Hurricane Ida began to rapidly intensify in the Gulf of Mexico on Saturday as it steadily made its way toward a Sunday landfall in southern Louisiana. Forecasters at the U.S. National Hurricane Center (NHC) aren’t mincing their words, calling for Ida to be an “extremely dangerous major hurricane” that could produce “potentially catastrophic wind damage” when it comes ashore. More on the storm’s impacts through early next week, below.
HURRICANE IDA NOW A CATEGORY 2 STORM
A favourable environment over the Gulf of Mexico allowed Ida to quickly intensify on Saturday, and all indications are that the storm isn’t done strengthening.
According to the NHC, Hurricane Ida's maximum sustained winds are near 165 km/h, with higher gusts, making the system a Category 2 on the Saffir-Simpson Hurricane Wind Scale.
Rapid strengthening is in the forecast over the next 24 hours and forecasters expect Ida to be an extremely dangerous major hurricane when it approaches the northern Gulf Coast on Sunday. The storm will weaken as it moves inland.
After making landfall southwest of New Orleans, the system and its remnants will track over the southeastern U.S. toward the Mid-Atlantic states through early next week.
LIFE-THREATENING STORM SURGE AND DESTRUCTIVE WINDS EXPECTED
The hurricane is on track to make landfall in southern Louisiana during the day on Sunday. Hurricane Ida’s strong winds, storm surge, flooding rains, and tornadoes will have a wide reach that affects communities far away from the point of landfall.
The NHC’s Saturday evening update warned that the hurricane would bring “life-threatening storm surge, potentially catastrophic wind damage, and flooding rainfall” when it begins to push ashore.
The agency’s latest forecast indicates that the hurricane’s maximum sustained winds could be near 215 km/h at landfall. Strong winds will stretch well inland, potentially leading to widespread damage and power outages across the region.
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A storm surge as deep as 4.5 m above ground level is possible from Morgan City, Louisiana, to the mouth of the Mississippi River if the hurricane makes landfall at high tide. A dangerous and potentially life-threatening storm surge is possible as far west as southwestern Louisiana and as far east as the Alabama/Florida state line.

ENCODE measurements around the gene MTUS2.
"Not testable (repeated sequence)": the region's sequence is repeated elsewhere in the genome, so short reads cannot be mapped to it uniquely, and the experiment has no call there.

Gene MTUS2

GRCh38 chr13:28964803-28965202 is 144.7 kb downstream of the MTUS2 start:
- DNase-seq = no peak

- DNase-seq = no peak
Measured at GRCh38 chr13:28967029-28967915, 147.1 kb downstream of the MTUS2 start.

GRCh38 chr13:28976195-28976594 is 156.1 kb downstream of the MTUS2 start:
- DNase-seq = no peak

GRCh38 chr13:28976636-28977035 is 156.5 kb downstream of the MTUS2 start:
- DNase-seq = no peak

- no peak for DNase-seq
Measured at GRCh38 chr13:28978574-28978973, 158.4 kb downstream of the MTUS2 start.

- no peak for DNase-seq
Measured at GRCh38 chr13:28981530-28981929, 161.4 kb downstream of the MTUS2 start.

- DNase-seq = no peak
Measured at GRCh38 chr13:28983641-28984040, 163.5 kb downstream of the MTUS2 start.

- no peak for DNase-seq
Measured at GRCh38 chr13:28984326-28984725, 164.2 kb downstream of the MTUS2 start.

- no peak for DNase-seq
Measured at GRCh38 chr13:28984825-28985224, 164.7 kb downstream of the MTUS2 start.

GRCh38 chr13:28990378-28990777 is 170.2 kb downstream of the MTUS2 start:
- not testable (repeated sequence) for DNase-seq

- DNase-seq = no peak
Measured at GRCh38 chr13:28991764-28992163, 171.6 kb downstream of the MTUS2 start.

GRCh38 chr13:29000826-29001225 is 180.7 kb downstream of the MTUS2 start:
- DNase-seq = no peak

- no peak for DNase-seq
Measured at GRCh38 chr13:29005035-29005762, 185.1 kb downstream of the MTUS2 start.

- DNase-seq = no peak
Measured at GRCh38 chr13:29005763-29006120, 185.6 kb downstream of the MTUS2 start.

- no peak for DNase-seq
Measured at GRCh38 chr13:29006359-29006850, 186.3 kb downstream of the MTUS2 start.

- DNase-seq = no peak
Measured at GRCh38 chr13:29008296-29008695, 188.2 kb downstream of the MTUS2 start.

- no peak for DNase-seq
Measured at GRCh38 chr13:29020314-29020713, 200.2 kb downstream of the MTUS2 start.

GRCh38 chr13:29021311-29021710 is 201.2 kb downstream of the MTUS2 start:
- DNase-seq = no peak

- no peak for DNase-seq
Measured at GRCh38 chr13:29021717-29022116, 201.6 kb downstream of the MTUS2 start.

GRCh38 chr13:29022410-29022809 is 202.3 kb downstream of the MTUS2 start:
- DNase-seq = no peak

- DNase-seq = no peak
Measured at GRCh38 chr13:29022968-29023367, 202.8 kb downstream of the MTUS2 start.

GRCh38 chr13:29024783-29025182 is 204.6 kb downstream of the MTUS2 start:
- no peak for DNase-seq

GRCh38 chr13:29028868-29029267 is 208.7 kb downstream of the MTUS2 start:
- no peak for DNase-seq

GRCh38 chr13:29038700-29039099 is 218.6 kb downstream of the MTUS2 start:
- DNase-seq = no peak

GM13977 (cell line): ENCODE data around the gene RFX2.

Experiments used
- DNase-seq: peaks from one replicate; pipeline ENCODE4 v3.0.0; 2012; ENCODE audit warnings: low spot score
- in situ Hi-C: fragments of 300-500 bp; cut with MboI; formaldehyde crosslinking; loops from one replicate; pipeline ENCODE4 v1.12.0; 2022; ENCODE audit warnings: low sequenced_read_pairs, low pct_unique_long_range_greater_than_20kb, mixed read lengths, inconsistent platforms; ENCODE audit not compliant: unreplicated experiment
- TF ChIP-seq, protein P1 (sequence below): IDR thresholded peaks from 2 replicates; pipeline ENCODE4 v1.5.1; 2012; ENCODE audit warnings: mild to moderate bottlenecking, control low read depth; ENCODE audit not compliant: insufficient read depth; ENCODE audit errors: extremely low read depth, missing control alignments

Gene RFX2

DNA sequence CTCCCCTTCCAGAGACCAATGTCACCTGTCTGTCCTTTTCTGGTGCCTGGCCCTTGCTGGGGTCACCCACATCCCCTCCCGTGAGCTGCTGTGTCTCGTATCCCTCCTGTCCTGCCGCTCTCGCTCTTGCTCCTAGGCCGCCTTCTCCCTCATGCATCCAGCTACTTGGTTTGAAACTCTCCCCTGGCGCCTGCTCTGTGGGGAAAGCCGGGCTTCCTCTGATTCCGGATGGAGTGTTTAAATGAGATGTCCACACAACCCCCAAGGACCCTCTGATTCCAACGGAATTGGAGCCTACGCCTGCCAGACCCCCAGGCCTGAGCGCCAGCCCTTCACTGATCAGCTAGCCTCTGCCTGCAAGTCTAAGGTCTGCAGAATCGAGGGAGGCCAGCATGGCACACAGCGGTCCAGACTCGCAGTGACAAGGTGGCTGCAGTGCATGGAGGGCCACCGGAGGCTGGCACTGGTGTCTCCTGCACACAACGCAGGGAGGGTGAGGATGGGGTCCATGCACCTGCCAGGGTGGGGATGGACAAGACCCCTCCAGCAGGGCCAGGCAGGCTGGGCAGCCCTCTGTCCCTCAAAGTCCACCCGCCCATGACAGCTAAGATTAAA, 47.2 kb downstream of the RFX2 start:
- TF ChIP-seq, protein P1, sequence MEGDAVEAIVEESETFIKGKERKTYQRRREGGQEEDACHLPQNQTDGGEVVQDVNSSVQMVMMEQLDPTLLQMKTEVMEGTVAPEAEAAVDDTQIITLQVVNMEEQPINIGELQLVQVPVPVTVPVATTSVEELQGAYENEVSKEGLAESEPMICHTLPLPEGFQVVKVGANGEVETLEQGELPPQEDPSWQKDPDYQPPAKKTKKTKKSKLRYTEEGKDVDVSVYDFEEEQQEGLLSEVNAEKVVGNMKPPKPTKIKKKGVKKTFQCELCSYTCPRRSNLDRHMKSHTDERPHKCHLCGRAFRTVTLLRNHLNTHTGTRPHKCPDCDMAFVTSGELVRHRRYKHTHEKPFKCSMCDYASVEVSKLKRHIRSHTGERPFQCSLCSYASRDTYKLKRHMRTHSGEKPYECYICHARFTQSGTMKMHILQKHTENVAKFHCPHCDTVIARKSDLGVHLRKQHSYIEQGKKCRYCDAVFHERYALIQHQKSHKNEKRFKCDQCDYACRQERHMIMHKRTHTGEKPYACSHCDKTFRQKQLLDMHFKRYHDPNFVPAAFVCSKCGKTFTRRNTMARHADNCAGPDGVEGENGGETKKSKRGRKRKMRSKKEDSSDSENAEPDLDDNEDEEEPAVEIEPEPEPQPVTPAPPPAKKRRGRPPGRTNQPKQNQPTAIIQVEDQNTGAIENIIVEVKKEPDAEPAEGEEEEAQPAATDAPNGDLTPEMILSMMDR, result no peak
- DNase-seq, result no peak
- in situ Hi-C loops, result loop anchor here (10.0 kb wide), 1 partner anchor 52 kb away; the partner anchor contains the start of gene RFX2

"The deepest water will occur along the immediate coast near and to the east of the landfall location, where the surge will be accompanied by large and dangerous waves," the NHC warns.
Storm surge is seawater pushed inland by a tropical system’s strong and persistent winds. This kind of flooding is a significant threat to life and property whenever a hurricane makes landfall. The deepest storm surge is likely east of the hurricane’s path as it makes landfall.
Heavy rainfall from Ida will spread over the Louisiana coast Sunday morning, moving northeast into the lower Mississippi Valley later Sunday into Monday. Total rainfall amounts of 200-300 mm, with isolated maximum amounts of 500 mm are possible across southeast Louisiana and southern Mississippi through Monday. This is likely to result in life-threatening flash flooding in urban areas and near waterways.
Ida is forecast to turn northeast later Monday, with rainfall totals of 100-200 mm possible from northeastern Louisiana and central Mississippi into the Tennessee Valley. This is likely to result in widespread flash flooding across the region.
Tornadoes will be possible on Sunday and Monday across the northern Gulf Coast states along and to the east of Ida’s path inland. The longest-duration tornado threat will exist across southeast Louisiana and southern Mississippi.
Hurricane Ida is on track to hit the northern Gulf Coast at a sensitive time. Sunday is the 16-year anniversary of Hurricane Katrina’s landfall in Louisiana and Mississippi. The historic storm’s flooding and aftermath killed more than 1,800 people in the area, leaving an indelible mark on the region’s residents.
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THE GULF COAST IS EXTREMELY VULNERABLE TO STORM SURGE
"This is a potential disaster in the making for the Gulf of Mexico," says Tyler Hamilton, a meteorologist at The Weather Network. "This is a worst-case scenario to get an intensifying hurricane as it approaches the Gulf states," Hamilton added.
The northern Gulf Coast is a vulnerable spot for a strong hurricane to make landfall. The region has a long history of major hurricane landfalls, including Camille in 1969 and Katrina in 2005.
One of the greatest threats from any storm to hit this region is storm surge. The terrain of the Gulf Coast makes this region extremely susceptible to storm surge.
For example, much of Louisiana’s coastline consists of flat swamps, marshes, and beaches. This terrain offers little resistance to a storm surge, allowing seawater to push many kilometres inland from the coast.
The predicted path of the storm is particularly concerning for New Orleans, La. The majority of neighbourhoods there reside at or below sea level, leaving the city prone to flooding from both storm surge and heavy rainfall.
STORM WILL TAX REGION’S MEDICAL RESOURCES AMID SPIKE IN VIRUS CASES
Making matters worse, the southern United States is in the midst of a sharp spike in coronavirus cases. Hundreds of thousands of new cases have been reported across the region in the past few weeks.
Many hospitals across the southern states are overwhelmed by the influx of coronavirus patients. The New York Times reported last week that there were no intensive care beds left in the entire state of Alabama on August 18, a reflection of the dire situation in this part of the U.S. This storm and its potential aftermath could further stretch medical workers and resources to their limits.
Thumbnail courtesy of NOAA.
Stay tuned to The Weather Network for the latest on Hurricane Ida.